UNITED STATES of America, Petitioner-Appellee v. Deborah BRABANT-SCRIBNER, Respondent-Appellant
Deborah Brabant-Scribner incurred half a million dollars in tax liabilities, waited until the IRS was on the brink of taking her home, and then offered to pay a tiny fraction of her debt. She now argues that the district court 1 could not approve the seizure of her home until the IRS first responded to her offer. She is mistaken.
When this case began, Brabant-Scribner owed $577,940.30 in federal taxes and penalties. The IRS had already taken her boat and recovered what it could from her bank accounts, leaving her home as the only asset of meaningful value. The government petitioned for permission to levy upon it—that is, to seize it, sell it, and apply the proceeds toward her debt. Brabant-Scribner responded by filing an “Offer in Compromise” with the IRS and an “Objection to Petition” with the district court. In the offer, citing “principles of effective tax administration,” she proposed paying $1,000 to settle all of her tax debt. In the objection, which she filed the same day, she claimed that the court could not approve the levy until after she received an answer from the IRS. The district court disagreed and granted the government’s petition.
Brabant-Scribner’s challenge to the district court’s ruling is based on 26 C.F.R. § 301.6334-1(d)(1). The regulation implements the statutory requirement that the IRS must obtain judicial approval before levying on a taxpayer’s principal residence. See 26 U.S.C. § 6334(e)(1)(A) (allowing the IRS to levy on a taxpayer’s principal residence “if a judge or magistrate of a district court of the United States approves (in writing)”); see also id. § 6334(a)(13)(B)(i) (providing that without judicial approval, a principal residence is “exempt from levy”). To proceed, the IRS must demonstrate that it has complied with all legal and procedural requirements, that the debt remains unpaid, and that “no reasonable alternative” for collection of the debt exists. 26 C.F.R. § 301.6334-1(d)(1). According to Brabant-Scribner, her offer of compromise was a “reasonable alternative” to seizing her home. But she misreads the regulation: it is about collection, not compromise.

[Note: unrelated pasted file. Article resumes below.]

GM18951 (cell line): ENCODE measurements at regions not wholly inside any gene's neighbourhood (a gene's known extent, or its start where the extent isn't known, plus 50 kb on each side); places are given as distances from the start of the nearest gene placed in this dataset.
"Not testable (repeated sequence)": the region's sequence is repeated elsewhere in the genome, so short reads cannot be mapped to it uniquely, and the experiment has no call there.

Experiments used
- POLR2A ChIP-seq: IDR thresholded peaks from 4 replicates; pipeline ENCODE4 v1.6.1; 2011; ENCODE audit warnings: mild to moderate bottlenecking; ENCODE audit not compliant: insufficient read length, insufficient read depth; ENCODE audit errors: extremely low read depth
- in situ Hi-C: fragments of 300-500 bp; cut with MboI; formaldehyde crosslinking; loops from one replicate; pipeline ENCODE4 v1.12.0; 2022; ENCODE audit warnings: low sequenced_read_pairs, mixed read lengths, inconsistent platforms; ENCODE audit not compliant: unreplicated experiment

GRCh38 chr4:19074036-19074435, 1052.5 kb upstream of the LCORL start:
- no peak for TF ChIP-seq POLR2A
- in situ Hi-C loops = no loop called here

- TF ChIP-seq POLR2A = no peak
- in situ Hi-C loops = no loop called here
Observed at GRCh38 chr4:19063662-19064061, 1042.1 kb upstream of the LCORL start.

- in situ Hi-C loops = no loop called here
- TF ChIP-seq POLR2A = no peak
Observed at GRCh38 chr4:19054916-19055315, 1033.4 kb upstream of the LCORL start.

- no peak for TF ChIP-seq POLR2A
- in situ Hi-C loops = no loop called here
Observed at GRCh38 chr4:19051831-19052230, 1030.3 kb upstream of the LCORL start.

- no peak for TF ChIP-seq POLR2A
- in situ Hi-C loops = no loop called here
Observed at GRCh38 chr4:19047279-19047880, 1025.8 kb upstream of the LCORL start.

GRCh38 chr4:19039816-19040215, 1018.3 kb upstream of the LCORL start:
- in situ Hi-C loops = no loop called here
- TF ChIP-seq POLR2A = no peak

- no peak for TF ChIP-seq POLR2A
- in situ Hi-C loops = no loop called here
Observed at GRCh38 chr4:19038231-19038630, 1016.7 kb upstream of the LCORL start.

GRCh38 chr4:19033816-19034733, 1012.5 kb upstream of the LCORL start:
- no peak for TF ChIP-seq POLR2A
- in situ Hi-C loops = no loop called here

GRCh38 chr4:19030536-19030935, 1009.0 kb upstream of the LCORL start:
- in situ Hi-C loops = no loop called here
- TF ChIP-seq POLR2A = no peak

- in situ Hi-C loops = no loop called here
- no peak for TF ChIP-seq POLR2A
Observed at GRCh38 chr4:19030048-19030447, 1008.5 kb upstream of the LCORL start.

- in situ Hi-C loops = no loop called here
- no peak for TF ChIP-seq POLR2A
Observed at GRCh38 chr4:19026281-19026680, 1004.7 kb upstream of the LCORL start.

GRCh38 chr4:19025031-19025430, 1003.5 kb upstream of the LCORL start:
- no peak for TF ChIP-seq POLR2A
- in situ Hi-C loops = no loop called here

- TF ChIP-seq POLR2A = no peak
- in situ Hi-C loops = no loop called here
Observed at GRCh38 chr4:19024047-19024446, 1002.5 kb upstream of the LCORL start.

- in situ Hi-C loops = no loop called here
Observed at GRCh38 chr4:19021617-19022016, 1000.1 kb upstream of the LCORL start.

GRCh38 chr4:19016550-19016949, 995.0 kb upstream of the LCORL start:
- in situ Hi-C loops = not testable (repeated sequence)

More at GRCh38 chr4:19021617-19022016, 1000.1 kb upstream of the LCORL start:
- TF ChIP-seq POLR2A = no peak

The relevant language is a “reasonable alternative for collection of the taxpayer’s debt.” Id. The word “for” is key. An alternative for collection refers to a different source from which to collect the debt. For example, a taxpayer might have other assets the IRS can levy on instead of her home, or the IRS could allow the taxpayer to make installment payments to satisfy the debt over time. In either case, the IRS still collects the unpaid debt, just not through the forced sale of the taxpayer’s home.
A taxpayer’s offer to compromise with the IRS is different. To start, 26 C.F.R. § 301.6334-1(d)(1) does not mention “compromise,” or any similar term, but refers only to the collection of debts by the IRS. Accepting a proposal like Brabant-Scribner’s would require the IRS to agree not to collect the debt and, instead, to forgive all but a portion of it. See id. § 301.7122-1(e)(5) (“Acceptance of an offer to compromise will conclusively settle the liability of the taxpayer specified in the offer.”). In short, Brabant-Scribner’s “offer in compromise” was not an alternative for collection but rather an alternative to collection.
The remainder of the regulation confirms our reading. Once the government makes its initial showing, the taxpayer has an opportunity to object and “will be granted a hearing to rebut the Government’s prima facie case if the taxpayer ․ rais[es] a genuine issue of material fact demonstrating ․ other assets from which the liability can be satisfied.” 26 C.F.R. § 301.6334-1(d)(2). This is the flipside of the government’s burden: the government must initially show that only the taxpayer’s home can pay down the debt; the taxpayer can then rebut this showing by proving she can in fact pay her debt some other way. A statement by the taxpayer that she is willing and able to pay something less than what she owes—the essence of an “offer in compromise”—has no place in this scheme, because it has no bearing on whether seizing the home is the only way for the IRS to collect the debt. Such an offer does not involve “other assets from which the liability can be satisfied.” Id. To the contrary, it involves assets that cannot satisfy the liability, but which the taxpayer hopes the IRS will accept in lieu of full satisfaction.
To be sure, Brabant-Scribner is correct that the IRS does settle tax liabilities for less than face value, particularly when the taxpayer cannot afford the full amount (as she claims is the case here). See 26 U.S.C. § 7122; 26 C.F.R. § 301.7122-1(b)(2), (3)(i). But this does not, as Brabant-Scribner believes, entitle her to a decision from the agency before a court approves a levy on her home. Nothing requires the district court to ensure that the IRS has fully considered a taxpayer’s compromise offer before approving a levy on a taxpayer’s home.
When the government has made its case for levying on a taxpayer’s home and the taxpayer cannot rebut it, the district court “would be expected to enter an order approving the levy.” 26 C.F.R. § 301.6334-1(d)(2). The government and the district court did what was required. We affirm.
1. The Honorable Joan N. Ericksen, United States District Judge for the District of Minnesota.
STRAS, Circuit Judge.